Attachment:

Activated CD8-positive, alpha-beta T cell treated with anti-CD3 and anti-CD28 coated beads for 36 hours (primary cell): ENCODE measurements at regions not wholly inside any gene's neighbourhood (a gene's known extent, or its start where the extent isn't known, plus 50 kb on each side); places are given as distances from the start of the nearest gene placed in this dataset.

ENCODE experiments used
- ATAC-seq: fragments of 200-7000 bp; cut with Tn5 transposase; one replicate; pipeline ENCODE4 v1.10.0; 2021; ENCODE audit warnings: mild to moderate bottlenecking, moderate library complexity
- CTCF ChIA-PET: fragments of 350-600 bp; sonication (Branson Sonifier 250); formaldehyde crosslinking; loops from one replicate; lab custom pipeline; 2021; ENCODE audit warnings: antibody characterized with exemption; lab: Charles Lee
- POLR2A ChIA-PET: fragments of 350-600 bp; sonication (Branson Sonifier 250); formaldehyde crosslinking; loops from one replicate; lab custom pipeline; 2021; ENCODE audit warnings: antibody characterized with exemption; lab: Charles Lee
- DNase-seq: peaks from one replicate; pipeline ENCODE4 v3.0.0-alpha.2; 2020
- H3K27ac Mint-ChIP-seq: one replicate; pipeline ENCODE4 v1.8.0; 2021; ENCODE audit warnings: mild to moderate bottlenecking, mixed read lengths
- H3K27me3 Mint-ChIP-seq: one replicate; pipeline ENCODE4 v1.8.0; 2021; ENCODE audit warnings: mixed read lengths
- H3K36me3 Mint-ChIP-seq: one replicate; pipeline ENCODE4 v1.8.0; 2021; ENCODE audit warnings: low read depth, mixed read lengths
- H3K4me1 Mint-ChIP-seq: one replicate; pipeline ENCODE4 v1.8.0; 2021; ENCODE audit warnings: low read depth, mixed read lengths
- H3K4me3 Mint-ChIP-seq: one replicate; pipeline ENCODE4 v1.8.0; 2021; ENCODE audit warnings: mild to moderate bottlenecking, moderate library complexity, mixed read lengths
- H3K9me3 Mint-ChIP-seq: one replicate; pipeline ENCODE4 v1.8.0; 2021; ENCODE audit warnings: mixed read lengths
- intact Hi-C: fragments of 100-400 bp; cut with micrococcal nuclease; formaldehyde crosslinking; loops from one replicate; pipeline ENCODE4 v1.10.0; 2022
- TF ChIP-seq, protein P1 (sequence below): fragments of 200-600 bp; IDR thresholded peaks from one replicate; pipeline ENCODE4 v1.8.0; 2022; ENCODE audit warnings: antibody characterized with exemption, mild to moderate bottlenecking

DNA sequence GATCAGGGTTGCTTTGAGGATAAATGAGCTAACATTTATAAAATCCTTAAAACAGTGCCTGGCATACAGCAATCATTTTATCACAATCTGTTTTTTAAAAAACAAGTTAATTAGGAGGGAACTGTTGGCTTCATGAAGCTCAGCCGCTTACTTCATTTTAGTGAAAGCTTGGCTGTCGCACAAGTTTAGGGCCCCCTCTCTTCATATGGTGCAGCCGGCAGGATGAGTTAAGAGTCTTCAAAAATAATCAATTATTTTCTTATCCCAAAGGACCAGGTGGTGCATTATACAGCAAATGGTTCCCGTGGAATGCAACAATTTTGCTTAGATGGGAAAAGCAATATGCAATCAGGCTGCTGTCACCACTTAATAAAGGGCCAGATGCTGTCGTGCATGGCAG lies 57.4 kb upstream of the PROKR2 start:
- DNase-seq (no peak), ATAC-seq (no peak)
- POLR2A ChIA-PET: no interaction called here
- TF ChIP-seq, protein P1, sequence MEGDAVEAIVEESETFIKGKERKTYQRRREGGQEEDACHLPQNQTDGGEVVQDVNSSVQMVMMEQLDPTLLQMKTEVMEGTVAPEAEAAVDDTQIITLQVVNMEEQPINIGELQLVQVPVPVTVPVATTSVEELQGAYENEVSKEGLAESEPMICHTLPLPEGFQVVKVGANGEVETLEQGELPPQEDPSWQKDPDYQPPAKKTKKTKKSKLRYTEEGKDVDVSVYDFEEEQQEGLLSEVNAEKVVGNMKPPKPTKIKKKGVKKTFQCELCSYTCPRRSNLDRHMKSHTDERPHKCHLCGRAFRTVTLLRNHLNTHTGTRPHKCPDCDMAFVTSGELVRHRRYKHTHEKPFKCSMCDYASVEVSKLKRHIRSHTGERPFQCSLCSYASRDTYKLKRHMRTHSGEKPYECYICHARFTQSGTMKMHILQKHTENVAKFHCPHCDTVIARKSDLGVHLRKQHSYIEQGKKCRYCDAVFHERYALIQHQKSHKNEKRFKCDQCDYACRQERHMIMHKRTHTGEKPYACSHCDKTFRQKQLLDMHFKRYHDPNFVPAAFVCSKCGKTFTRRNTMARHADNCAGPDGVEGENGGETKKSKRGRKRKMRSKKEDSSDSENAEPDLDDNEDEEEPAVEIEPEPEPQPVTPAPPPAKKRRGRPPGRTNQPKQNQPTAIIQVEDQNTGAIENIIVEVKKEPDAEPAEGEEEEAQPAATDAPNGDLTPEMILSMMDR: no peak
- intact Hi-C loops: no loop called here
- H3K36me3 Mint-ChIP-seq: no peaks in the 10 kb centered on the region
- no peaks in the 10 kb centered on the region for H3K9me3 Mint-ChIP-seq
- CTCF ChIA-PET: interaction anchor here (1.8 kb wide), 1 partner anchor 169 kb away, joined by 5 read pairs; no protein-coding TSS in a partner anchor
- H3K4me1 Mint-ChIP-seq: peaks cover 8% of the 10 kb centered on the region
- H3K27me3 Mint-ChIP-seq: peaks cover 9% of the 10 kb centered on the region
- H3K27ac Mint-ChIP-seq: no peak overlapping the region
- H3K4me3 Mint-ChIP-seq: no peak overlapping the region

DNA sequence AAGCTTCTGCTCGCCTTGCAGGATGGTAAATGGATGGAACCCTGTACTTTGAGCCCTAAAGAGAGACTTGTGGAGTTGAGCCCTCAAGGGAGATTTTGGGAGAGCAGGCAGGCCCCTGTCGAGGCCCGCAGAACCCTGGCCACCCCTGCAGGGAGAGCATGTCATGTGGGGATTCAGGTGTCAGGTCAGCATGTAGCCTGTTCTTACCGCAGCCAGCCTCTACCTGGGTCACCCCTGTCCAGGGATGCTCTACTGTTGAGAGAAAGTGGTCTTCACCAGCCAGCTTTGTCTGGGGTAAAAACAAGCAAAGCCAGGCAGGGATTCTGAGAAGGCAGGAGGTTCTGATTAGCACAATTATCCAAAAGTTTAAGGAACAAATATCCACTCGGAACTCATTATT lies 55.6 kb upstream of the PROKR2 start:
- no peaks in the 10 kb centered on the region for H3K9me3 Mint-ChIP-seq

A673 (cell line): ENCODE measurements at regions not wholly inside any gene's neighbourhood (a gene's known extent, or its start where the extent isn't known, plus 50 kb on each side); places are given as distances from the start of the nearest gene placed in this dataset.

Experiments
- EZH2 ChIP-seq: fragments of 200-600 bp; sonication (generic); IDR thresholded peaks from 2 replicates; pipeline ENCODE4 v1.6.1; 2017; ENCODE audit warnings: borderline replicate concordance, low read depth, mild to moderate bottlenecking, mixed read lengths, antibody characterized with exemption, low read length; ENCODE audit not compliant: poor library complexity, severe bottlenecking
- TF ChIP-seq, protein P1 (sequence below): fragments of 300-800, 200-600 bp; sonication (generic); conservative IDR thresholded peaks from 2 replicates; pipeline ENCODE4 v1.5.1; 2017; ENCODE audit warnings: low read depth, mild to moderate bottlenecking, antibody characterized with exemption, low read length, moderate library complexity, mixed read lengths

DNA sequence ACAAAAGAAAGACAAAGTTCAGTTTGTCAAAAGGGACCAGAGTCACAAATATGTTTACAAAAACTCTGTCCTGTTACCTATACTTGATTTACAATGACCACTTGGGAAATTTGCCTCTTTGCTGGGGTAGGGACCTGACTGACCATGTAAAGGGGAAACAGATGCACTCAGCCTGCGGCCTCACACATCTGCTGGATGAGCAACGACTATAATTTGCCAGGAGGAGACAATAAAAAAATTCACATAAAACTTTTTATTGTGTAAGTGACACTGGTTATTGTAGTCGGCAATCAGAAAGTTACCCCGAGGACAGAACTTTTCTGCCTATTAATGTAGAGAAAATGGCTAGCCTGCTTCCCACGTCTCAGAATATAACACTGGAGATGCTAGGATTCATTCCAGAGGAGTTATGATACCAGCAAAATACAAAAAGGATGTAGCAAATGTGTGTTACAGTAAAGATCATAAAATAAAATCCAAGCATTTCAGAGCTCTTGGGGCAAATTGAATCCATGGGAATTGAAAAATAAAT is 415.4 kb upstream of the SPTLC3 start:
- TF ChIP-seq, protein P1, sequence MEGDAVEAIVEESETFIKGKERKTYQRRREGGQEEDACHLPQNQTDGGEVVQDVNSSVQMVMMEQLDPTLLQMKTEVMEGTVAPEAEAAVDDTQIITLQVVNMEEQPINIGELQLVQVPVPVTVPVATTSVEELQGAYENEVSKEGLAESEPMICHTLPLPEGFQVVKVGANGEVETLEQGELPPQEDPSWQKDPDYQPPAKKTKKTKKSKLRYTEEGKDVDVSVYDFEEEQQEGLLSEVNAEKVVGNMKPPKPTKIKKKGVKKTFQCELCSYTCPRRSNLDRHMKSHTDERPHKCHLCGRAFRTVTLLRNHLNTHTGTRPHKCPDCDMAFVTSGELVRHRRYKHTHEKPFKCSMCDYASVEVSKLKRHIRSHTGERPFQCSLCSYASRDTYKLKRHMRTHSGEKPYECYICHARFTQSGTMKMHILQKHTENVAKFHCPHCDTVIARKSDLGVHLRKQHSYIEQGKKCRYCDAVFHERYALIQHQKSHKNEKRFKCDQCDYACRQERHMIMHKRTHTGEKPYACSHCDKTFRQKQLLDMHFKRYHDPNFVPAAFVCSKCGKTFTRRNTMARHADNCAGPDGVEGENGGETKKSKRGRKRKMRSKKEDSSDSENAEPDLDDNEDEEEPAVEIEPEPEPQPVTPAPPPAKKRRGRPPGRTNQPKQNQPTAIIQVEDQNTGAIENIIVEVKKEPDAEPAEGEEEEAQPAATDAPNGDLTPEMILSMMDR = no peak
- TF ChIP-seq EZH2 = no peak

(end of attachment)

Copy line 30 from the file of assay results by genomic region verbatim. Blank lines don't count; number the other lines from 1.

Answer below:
Experiments